Addressing the skills shortage in the semiconductor industry
What good is rebuilding an industry if there is no one available to work in it? Well, it's not that bad – just yet. But the fact is that the EU (and Europe) is screaming for engineers.
The EU Chips Act aims to strengthen Europe’s semiconductor technology leadership and boost semiconductor manufacturing. The act will mobilise EUR 43 billion of public and private investment to fortify and future-proof Europe's semiconductor industry – this will be reached through five strategic objectives.
Firstly, the act aims to "Strengthen research and technology in Europe, focusing on the development of smaller and faster chips." Secondly, it will "build and reinforce capacity to innovate in the design, manufacturing and packaging of advanced chips." Third, "put in place a framework to increase production capacity to 20% of the global market by 2030." Fourth, "address the skills shortage, attract new talent and support the emergence of a skilled workforce". and lastly, develop an in-depth understanding of global semiconductor supply chains."
Electronics demand is skyrocketing. Global megatrends are pushing development further and further and the inclusion of electronics in basically every part of life has made semiconductors into something that could be liked to a "strategic raw material".
As pointed out by SEMI, Europe has lost a significant part of its market share in semiconductor manufacturing over the years. From 20% of global production capacity in 2000 to a mere 8% in 2021. To keep this share Europe will have to double its manufacturing capacity. However, the Chips Act’s goal is to get back to a market share of around 20% – that would mean that Europe has to quadruple the current manufacturing capacity.
This is something that can't be done without addressing the skills shortage. One of the strategic objectives of the Chips Act – as listed above – is to attract new talent and support the emergence of a skilled workforce. The EU intends to do this through a "Pact for Skills program" which will see the creation of a European Microelectronics Industry University Network to attract global talent into Europe as the place to be in Semiconductor research, development, and manufacturing, using a digital education and learning platform. Adding to this, an awareness campaign will be initiated that aims to increase interest in the industry as a career choice. Focus on Diversity and Inclusion is also said to be a key point in the program.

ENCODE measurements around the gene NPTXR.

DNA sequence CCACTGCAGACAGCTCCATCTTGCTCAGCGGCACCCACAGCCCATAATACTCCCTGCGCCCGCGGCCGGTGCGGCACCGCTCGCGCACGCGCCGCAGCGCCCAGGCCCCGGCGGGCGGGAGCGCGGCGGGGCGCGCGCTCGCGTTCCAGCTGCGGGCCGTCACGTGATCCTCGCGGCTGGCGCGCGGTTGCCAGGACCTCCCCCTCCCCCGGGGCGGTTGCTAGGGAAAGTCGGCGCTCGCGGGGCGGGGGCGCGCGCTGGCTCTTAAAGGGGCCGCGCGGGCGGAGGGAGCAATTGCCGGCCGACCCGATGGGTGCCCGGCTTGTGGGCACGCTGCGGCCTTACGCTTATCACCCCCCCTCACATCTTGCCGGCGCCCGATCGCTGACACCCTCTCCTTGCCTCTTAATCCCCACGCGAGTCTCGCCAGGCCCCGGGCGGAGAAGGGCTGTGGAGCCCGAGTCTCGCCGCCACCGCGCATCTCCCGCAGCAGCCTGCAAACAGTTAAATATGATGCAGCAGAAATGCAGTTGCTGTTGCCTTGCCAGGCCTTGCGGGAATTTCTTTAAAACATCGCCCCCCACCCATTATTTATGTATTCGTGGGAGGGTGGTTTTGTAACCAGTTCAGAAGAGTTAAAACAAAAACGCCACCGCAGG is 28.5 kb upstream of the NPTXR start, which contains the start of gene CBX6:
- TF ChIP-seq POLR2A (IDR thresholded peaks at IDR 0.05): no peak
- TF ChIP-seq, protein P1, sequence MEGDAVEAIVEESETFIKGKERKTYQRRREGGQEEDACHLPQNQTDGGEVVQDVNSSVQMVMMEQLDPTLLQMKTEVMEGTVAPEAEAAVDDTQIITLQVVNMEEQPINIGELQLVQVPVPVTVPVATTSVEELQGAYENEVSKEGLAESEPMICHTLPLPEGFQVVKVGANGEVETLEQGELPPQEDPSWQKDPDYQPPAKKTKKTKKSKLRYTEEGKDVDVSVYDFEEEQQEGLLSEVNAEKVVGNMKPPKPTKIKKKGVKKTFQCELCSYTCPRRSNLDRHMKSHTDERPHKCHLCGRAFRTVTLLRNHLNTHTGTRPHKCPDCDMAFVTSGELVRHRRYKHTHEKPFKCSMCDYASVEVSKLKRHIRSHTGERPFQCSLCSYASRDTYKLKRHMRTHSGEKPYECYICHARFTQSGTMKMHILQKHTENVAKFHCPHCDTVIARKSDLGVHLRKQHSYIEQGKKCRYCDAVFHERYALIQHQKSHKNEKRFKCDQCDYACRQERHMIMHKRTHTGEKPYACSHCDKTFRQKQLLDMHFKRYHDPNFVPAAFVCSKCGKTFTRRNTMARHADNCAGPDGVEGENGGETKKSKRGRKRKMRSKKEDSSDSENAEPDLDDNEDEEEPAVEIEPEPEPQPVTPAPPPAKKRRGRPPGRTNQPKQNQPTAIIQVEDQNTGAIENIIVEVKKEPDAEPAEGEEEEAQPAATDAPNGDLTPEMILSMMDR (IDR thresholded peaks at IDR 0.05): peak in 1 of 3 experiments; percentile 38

However, criticism has been raised that no funds have been earmarked for addressing the skills shortage in the EU Chips Act. Many European countries have been fighting the skills shortage for many years and are seeing a decrease in graduating engineers – a clear STEM strategy is needed and the industry is asking for transparency in this regard.
During Evertiq Expo Berlin on 29 June 2023, the EU Chips Act is taking centre stage. Nikolaus v. Peter, European Commission, Representation in Germany, is joining the event and taking to the stage to provide an overview of the Act and inform about the state of its implementation.
Later during the day, Dennis Dahlgren from Evertiq will present a comparison between the US CHIPS and Science Act and the EU Chips Act. Looking at the reason for their existence, comparing strategies and also paying close attention to the effects that can see already.